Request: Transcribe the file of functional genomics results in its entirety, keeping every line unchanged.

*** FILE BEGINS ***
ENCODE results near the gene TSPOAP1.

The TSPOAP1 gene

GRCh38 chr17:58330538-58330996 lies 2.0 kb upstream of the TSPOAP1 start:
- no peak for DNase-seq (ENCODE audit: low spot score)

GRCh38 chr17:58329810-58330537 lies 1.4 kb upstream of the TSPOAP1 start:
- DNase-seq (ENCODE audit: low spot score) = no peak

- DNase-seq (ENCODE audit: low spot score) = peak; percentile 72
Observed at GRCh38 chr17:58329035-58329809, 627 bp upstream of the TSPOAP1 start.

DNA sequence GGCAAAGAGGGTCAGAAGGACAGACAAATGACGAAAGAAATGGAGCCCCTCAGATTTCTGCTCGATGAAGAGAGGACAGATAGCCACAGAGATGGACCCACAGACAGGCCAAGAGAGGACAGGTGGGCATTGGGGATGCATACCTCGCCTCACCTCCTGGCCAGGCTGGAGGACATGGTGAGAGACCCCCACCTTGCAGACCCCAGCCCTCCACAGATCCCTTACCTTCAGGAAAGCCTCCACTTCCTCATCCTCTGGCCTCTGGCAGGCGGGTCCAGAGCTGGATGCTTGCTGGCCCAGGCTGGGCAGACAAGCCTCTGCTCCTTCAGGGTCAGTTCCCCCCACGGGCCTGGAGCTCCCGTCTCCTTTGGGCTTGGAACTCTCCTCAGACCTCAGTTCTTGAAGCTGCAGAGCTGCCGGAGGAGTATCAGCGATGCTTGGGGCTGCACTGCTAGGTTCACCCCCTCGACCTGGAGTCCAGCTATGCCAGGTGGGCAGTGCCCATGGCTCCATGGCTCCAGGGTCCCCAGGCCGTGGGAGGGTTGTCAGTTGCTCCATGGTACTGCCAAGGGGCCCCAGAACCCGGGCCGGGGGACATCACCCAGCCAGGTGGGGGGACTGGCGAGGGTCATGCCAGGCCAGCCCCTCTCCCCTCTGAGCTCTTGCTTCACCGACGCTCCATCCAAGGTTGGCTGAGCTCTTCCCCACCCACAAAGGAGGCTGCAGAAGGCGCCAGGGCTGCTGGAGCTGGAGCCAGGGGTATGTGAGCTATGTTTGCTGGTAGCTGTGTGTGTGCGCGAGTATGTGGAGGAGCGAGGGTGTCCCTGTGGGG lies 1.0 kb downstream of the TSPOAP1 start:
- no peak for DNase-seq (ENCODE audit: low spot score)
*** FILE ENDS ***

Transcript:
ENCODE results near the gene TSPOAP1.

The TSPOAP1 gene

GRCh38 chr17:58330538-58330996 lies 2.0 kb upstream of the TSPOAP1 start:
- no peak for DNase-seq (ENCODE audit: low spot score)

GRCh38 chr17:58329810-58330537 lies 1.4 kb upstream of the TSPOAP1 start:
- DNase-seq (ENCODE audit: low spot score) = no peak

- DNase-seq (ENCODE audit: low spot score) = peak; percentile 72
Observed at GRCh38 chr17:58329035-58329809, 627 bp upstream of the TSPOAP1 start.

DNA sequence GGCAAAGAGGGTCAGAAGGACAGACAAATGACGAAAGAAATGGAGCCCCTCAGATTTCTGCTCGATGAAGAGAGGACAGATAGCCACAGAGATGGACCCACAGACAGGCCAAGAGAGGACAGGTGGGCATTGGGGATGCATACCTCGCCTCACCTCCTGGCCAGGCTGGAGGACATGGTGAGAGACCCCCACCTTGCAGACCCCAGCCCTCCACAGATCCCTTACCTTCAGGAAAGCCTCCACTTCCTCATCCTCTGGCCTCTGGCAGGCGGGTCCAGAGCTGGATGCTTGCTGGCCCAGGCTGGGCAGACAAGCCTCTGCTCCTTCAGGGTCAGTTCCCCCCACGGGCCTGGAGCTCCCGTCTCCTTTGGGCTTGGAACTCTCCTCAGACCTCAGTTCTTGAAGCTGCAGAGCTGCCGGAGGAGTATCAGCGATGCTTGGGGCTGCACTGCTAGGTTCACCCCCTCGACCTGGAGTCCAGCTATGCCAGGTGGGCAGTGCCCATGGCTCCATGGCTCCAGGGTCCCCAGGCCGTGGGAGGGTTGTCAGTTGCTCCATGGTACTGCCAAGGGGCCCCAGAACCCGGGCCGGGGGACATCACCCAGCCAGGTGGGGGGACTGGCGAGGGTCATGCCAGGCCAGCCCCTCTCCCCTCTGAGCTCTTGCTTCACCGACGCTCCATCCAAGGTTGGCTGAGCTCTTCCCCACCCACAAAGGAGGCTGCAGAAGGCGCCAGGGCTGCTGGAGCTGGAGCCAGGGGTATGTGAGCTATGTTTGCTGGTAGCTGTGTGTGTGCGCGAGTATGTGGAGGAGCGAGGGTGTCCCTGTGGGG lies 1.0 kb downstream of the TSPOAP1 start:
- no peak for DNase-seq (ENCODE audit: low spot score)